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Sometimes I have seen likelihood written as $L(\mu,\sigma |y)$ and sometimes as $L(y|\mu,\sigma)$.

I have been told that in the first case it means that there is a pre-assumed model depicting the probability density of $\mu$ and $\sigma$ parameterized by $y$. In the second case it means the pre-assumed model depicts the probability density of $y$, parameterized by $\mu$ and $\sigma$

I have seen the $|$ symbol used before in Bayes theory and read it as "given that"

I am from a programming background (C#) and tend to think of parameters as inputs to a function.

How should I be thinking about this word in statistics?

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    $\begingroup$ I am not aware of the latter usage of likelihood. But let others comment on this. $\endgroup$ Commented Oct 10, 2022 at 19:21
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    $\begingroup$ $L(y \mid \mu,\sigma)$ looks unconventional as a likelihood, and you would more usually see a parametrised density as $f(y \mid \mu,\sigma)$ or $p(y \mid \mu,\sigma)$ $\endgroup$
    – Henry
    Commented Oct 10, 2022 at 20:01
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    $\begingroup$ Related question $L(\theta;x)=f(x;\theta)$ vs. $L(\theta;x)\propto f(x|\theta)$ $\endgroup$ Commented Oct 11, 2022 at 17:17

2 Answers 2

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“Parametrized by” means that the function $f$ of $x$ has additional parameters $\Theta$, so we can write it as $f(x;\Theta)$. In such a case, we call the function by $x$ given a fixed value of $\Theta$.

Likelihood has two meanings, the traditional on, and Bayesian. Traditionally, likelihood is written as

$$ L(\theta|x) \propto P(x|\theta) $$

The vertical bar $|$ is used on the right-hand side to denote conditional probability and is a slight abuse of notation on the left-hand side. People write it as $L(\theta|x)$ to show that we keep the data $x$ fixed, but we evaluate the function for different parameters $\theta$. In a Bayesian setting, you usually would not see the left-hand side notation, just the right-hand side will be called the likelihood (here you might have seen $L$ used instead of $P$). See Wikipedia entry on likelihood seems ambiguous for more discussion.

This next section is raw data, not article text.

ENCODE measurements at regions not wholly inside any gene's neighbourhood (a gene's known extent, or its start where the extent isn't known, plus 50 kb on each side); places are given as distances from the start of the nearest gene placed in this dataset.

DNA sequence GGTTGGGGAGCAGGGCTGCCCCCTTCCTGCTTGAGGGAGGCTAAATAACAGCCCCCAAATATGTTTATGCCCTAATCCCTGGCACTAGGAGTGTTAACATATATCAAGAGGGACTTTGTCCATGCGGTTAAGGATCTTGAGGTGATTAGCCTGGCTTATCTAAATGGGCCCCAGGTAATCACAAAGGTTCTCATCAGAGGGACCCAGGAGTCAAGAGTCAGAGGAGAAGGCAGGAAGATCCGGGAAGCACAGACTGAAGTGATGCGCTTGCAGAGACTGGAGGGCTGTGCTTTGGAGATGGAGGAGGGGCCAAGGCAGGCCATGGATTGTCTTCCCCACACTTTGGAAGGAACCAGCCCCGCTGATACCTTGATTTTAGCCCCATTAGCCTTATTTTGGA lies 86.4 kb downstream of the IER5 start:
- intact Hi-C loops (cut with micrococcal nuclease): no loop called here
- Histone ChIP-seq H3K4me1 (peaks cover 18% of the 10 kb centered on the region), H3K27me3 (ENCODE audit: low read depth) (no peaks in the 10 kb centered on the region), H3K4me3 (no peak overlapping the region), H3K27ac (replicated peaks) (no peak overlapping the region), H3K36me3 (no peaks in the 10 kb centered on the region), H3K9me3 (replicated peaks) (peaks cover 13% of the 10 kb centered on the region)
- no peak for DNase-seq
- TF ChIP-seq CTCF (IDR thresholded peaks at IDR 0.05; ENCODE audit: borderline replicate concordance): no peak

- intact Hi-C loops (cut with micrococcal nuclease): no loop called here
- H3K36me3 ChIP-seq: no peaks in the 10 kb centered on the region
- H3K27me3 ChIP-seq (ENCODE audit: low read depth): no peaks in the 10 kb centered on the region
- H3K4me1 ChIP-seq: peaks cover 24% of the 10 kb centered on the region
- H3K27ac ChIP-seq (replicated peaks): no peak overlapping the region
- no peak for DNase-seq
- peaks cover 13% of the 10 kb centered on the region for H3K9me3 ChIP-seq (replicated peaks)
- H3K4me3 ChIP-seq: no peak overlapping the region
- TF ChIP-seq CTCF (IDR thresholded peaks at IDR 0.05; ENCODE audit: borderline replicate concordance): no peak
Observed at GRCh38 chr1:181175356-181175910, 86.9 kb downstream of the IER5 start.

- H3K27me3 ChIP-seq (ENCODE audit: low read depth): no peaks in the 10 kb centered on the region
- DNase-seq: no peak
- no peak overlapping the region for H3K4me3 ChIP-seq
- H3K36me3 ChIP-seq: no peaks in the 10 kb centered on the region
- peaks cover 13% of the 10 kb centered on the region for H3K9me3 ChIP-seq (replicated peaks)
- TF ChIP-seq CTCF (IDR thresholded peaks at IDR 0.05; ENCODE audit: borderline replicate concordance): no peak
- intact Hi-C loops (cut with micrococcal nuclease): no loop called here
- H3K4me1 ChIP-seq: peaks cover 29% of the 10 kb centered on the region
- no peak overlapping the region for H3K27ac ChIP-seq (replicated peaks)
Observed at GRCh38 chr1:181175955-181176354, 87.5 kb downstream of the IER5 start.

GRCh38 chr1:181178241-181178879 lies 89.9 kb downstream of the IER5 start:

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  • $\begingroup$ I suspect many Bayesians are happy with $L(\theta \mid x)$ though some would say $L(\theta \mid x) \propto P(x \mid \theta)$. A key point of such a likelihood is that it is function of $\theta$ but does not need to sum or integrate to $1$ over $\theta$. $\endgroup$
    – Henry
    Commented Oct 10, 2022 at 19:22
  • $\begingroup$ Hm. That is right, Tim. I never encountered likelihood to be written in that expression. $\endgroup$ Commented Oct 10, 2022 at 19:23
  • $\begingroup$ @Henry the multiplicative constant. That sums it up. $\endgroup$ Commented Oct 10, 2022 at 19:23
  • $\begingroup$ @User1865345 If I flip a biased coin with parameter $p$ of heads and see $H,T,H,T,H,H$ then the likelihood for a particular value of $p$ is the same as if I record $4$ heads and $2$ tails in total. It does not matter whether I write this as $p^4(1-p)^2$ or $15 p^4(1-p)^2$ $\endgroup$
    – Henry
    Commented Oct 10, 2022 at 19:35
  • $\begingroup$ Exactly @Henry. I agreed with your initial as well this comment. Nothing of any disagreement here. I just mentioned the multiplicative constant which doesn't matter. $\endgroup$ Commented Oct 10, 2022 at 19:37
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What is parameter? What is a parametric model?

Definition $1.$ Let $(\Omega,\mathfrak F) $ be a probability space. The set of probability measures $\{ \mathbb P_\theta:~{\boldsymbol \theta\in\Theta}\}$ indexed by a parameter $\boldsymbol\theta$ is a parametric family if and only if $\Theta\in\mathbb R^n,~n\in\mathbb Z^{>0}$, and each probability measure is known when $\boldsymbol\theta$ is known. Here $\Theta$ is parameter space.

Remark $1.$ A parametric model assumes the population comes from a parametric family.

Example $1.$ A parametric family of $n\in\mathbb Z^{>0}$ dimensional normal distributions indexed by $( \boldsymbol\mu, \mathbf \Sigma) $ is

$$\{\mathcal N_n(\boldsymbol \mu,\mathbf \Sigma): \boldsymbol\mu\in\mathbb R^n,\mathbf \Sigma\in\mathcal M_n\}.\tag 1$$

So, basically the probability measure is labeled or indexed by parameter(s) and the primary objective of inference is to draw information about the parameter $\theta$ in order to know the probability measure (if it is $\sigma$-finite, then the set is identified by the densities; so the problem is to infer about the parameter to draw information about the associated pdf).

$\bullet$ $\mathcal L(\boldsymbol\theta|\mathbf y) $ denotes, given that $\mathbf Y= \mathbf y$ is realised or observed, the likelihood of parameter $\boldsymbol\theta.$


References and further read:

$\rm [I]$ Mathematical Statistics, Jun Shao, Springer Science$+$Business Media, $2003, $ section $2.1.2, $ p. $94.$

$\rm [II]$ Testing Statistical Hypotheses, E. L. Lehmann, Joseph P. Romano, Springer Science$+$Business Media, $2005, $ section $1.1, $ p. $3.$

$\rm [III]$ Statistical Inference, George Casella, Roger L. Berger, Wadsworth, $2002,$ section $6.3, $ p. $290.$

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